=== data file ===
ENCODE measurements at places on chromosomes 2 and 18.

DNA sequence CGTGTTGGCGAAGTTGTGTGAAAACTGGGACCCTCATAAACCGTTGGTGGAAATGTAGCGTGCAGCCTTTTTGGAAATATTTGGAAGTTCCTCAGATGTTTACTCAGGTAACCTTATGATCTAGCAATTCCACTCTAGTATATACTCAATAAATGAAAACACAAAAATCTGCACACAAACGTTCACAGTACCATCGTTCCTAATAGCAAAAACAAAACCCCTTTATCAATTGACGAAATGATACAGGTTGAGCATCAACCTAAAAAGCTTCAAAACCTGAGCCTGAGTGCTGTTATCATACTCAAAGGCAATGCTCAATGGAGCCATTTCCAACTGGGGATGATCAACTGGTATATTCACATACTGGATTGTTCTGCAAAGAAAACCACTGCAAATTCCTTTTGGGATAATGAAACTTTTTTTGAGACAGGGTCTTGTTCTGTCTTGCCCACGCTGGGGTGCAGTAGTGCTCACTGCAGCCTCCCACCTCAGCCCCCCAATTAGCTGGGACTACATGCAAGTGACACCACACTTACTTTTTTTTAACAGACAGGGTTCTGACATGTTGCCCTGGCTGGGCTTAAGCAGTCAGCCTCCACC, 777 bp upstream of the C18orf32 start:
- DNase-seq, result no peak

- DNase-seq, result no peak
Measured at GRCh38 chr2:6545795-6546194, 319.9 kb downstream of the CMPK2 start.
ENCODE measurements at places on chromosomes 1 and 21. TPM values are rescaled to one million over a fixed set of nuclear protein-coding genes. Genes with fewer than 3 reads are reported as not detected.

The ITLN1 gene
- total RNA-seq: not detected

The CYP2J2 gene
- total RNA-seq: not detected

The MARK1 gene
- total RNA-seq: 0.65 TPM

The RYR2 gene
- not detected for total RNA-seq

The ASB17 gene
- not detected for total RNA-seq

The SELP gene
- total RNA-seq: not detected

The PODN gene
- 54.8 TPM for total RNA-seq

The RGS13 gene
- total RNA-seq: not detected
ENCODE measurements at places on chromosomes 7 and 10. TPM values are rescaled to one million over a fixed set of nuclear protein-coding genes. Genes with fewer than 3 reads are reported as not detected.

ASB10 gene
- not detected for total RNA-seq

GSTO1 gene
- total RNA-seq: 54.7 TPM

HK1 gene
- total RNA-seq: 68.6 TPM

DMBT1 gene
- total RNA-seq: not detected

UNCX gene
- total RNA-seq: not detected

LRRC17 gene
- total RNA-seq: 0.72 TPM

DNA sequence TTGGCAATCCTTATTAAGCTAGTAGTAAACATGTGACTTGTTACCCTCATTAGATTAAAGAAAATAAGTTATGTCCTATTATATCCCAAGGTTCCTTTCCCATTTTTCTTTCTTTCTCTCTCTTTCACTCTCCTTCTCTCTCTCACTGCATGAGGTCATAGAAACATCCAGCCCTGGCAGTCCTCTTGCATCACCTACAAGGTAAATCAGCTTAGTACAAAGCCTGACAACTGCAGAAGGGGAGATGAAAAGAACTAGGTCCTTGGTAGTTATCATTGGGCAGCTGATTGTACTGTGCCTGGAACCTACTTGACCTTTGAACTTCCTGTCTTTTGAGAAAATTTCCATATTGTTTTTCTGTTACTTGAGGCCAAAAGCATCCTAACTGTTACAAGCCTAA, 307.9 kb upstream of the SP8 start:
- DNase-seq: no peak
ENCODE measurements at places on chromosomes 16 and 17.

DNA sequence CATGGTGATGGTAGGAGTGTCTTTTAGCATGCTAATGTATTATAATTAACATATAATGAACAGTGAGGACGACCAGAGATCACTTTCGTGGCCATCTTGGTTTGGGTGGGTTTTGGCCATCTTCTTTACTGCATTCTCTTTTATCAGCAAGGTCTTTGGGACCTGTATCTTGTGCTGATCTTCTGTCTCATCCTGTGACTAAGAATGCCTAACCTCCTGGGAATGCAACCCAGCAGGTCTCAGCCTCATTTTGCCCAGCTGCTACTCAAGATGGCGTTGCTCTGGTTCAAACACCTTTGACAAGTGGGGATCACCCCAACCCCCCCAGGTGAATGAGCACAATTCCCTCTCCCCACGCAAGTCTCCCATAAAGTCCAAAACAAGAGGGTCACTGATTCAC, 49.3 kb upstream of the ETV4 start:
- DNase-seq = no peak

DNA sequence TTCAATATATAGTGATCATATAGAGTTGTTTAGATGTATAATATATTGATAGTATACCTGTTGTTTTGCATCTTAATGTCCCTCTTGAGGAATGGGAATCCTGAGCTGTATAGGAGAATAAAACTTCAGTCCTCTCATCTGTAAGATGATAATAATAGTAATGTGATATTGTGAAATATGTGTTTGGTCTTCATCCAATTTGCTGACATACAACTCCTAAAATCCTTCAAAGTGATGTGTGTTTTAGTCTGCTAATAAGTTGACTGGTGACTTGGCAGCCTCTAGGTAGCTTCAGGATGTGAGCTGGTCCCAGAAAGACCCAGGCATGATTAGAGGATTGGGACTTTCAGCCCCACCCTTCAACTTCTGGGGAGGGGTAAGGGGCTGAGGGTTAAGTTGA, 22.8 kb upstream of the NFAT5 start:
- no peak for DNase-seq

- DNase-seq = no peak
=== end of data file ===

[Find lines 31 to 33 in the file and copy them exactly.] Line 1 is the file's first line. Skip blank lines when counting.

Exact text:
- total RNA-seq: not detected

UNCX gene
- total RNA-seq: not detected